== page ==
. . . We can already start to see where the Age of Praise has got us. Encouragement that fails to discriminate between the excellent and mediocre has been devalued. Our children have grown cocky and thin-skinned, poorly equipped to enter the global race . . .
By contrast, Max Davidson thinks teachers should encourage students, recalling that young Albert Einstein’s teacher predicted in 1895, “He will never amount to anything.”
His daughter’s chemistry called her “a legend” when she was 15. “Her confidence rocketed – until she compared notes with her friends and found there had been five legends in one class.” Still, he prefers too much praise to dream-stomping criticism.
The Onion also takes on harsh teachers in Seeds of World War II Planted in Beijing Middle School Gym Class.
When a former student was starting her first job as a teacher, Jessica Lahey gave her a fountain pen and bottles of red ink.
She sent a lovely thank you note – in red ink, of course – because she has to use all of that ink somewhere. It won’t, she reported, be used at school, because teachers at her new school are not allowed to correct student work in red ink.
Lahey asked around and discovered bans on red-ink corrections are common — and despised.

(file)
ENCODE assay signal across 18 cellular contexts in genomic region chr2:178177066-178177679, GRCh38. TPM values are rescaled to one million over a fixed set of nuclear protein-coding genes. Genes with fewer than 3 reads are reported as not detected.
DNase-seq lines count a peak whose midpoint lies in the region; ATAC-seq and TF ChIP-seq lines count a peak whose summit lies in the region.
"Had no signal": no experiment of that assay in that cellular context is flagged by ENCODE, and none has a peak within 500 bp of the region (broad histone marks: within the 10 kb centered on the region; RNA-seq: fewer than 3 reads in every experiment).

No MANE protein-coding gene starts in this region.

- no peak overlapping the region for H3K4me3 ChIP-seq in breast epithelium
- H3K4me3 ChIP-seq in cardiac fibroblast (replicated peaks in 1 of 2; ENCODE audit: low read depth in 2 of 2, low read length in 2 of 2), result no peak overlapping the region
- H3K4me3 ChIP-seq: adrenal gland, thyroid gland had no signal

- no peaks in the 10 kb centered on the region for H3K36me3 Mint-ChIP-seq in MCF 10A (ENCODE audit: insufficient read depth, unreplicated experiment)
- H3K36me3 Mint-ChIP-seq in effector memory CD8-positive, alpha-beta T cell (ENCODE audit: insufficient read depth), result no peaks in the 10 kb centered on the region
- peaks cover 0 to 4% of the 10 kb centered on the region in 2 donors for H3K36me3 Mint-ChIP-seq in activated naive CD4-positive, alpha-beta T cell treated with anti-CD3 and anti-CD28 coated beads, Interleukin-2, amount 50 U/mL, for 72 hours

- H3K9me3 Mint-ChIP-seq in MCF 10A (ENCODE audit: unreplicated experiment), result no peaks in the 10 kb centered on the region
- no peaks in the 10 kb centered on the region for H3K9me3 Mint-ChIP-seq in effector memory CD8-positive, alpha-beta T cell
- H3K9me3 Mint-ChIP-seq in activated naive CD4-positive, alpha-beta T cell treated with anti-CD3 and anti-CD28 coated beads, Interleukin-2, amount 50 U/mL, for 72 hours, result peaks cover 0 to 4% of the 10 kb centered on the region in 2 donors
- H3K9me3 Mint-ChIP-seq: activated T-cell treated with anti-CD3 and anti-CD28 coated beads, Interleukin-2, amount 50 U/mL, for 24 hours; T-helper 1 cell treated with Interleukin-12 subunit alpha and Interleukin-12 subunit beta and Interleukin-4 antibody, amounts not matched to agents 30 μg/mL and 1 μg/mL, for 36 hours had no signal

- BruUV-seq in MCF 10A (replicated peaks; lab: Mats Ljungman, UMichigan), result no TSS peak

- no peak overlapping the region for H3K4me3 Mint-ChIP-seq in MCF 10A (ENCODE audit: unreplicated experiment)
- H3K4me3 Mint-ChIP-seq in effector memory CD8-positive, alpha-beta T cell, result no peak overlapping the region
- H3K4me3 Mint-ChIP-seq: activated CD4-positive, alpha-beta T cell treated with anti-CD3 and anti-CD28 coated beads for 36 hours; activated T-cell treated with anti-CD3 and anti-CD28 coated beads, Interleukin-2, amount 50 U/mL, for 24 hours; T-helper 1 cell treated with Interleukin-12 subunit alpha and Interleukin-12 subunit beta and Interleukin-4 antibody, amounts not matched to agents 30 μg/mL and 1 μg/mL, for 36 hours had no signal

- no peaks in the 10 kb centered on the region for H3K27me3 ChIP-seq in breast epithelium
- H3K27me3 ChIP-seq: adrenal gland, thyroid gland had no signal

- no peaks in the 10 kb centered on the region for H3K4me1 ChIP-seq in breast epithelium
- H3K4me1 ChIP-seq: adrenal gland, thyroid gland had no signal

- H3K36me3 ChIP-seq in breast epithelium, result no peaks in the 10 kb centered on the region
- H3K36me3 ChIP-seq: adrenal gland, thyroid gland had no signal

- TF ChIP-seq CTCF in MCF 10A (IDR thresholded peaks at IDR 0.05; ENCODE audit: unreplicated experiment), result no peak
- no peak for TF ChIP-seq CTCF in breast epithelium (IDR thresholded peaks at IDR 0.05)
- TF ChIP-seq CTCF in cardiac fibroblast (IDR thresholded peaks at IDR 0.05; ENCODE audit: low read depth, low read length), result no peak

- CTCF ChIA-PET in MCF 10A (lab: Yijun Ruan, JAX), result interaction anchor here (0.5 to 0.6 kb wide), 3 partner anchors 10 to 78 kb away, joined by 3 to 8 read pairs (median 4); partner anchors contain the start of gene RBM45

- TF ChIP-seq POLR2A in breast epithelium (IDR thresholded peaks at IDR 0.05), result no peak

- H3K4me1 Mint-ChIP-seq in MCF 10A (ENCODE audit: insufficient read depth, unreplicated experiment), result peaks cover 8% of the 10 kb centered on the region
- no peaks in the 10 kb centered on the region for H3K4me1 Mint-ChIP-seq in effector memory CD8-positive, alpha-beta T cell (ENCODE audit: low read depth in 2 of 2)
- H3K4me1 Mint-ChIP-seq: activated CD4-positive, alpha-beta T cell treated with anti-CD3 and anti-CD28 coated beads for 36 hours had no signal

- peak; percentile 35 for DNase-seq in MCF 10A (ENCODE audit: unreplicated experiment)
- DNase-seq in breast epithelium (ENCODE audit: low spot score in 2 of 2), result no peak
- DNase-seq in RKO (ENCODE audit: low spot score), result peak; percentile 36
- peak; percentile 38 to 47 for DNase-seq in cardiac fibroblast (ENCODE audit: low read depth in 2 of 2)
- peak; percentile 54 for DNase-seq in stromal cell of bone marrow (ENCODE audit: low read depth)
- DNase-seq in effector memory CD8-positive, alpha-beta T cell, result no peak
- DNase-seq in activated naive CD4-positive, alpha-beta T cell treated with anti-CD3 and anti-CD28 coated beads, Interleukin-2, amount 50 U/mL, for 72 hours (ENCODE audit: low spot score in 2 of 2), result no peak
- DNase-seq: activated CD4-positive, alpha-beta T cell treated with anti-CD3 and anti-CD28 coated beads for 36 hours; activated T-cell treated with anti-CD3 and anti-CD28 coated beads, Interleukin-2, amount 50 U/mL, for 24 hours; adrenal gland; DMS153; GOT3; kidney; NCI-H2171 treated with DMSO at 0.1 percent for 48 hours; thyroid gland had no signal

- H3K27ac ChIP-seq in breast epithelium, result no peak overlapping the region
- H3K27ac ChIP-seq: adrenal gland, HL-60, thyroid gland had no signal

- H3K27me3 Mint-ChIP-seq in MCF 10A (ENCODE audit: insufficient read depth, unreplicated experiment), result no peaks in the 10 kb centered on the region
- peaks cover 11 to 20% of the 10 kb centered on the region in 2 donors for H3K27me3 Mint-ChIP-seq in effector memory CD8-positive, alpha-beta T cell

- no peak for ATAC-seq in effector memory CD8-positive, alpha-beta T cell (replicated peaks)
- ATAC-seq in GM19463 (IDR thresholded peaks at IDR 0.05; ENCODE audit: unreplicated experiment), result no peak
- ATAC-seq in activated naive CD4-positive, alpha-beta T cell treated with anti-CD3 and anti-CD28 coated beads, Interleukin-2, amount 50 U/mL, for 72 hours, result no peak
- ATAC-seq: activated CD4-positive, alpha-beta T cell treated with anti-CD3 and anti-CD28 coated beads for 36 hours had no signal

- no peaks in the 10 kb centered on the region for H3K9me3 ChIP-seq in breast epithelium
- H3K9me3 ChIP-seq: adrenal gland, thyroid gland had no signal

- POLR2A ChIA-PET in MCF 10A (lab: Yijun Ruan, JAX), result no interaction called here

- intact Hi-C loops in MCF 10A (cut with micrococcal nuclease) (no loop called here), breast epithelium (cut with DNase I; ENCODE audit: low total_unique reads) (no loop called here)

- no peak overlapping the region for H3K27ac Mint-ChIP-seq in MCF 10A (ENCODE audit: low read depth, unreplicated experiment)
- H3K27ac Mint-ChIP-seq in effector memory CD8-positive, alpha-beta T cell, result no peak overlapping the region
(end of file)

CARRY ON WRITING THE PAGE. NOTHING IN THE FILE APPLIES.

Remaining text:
From a middle school teacher: “Gosh, heaven forbid we express any sort of disapproval!!”
. . . From a writer and teacher: “Why…. because it hurts kids’ feeeeeelings? Pardon me while I barf.”
. . . From a professor: “… boy can I tell which students have never seen red ink before. They also happen to be the same ones who have a nervous breakdown or have their parents call me when they get anything less than an A. One of them actually told me, ‘I don’t like it that you give edits in red ink. It makes me feel like I’m not perfect.’”
And again, from that same professor: “Two years ago, one of my students told me he preferred red-ink edits. He said it made him pay attention, and it made him see those edits as corrections and learning moments rather than just notes that he might’ve perceived as optional or not important.”
She found research by Abram Rutchick, a Cal State Northridge psychology professor, showing that people identify more errors and give lower grades when using a red pen, compared to those using a blue pen. NPR asked the professor what color pen he uses to grade papers. “I used a red pen, actually,” Rutchick said. “I have to override somehow my urge to be nice and kind.”
Yet Lahey is switching to green ink this year. “I had to recognize the possibility that I might be making my own students uncomfortable,” she writes. She hopes students will accept feedback more readily in a color that doesn’t say, “You messed up.”
Or her students will come to fear green ink.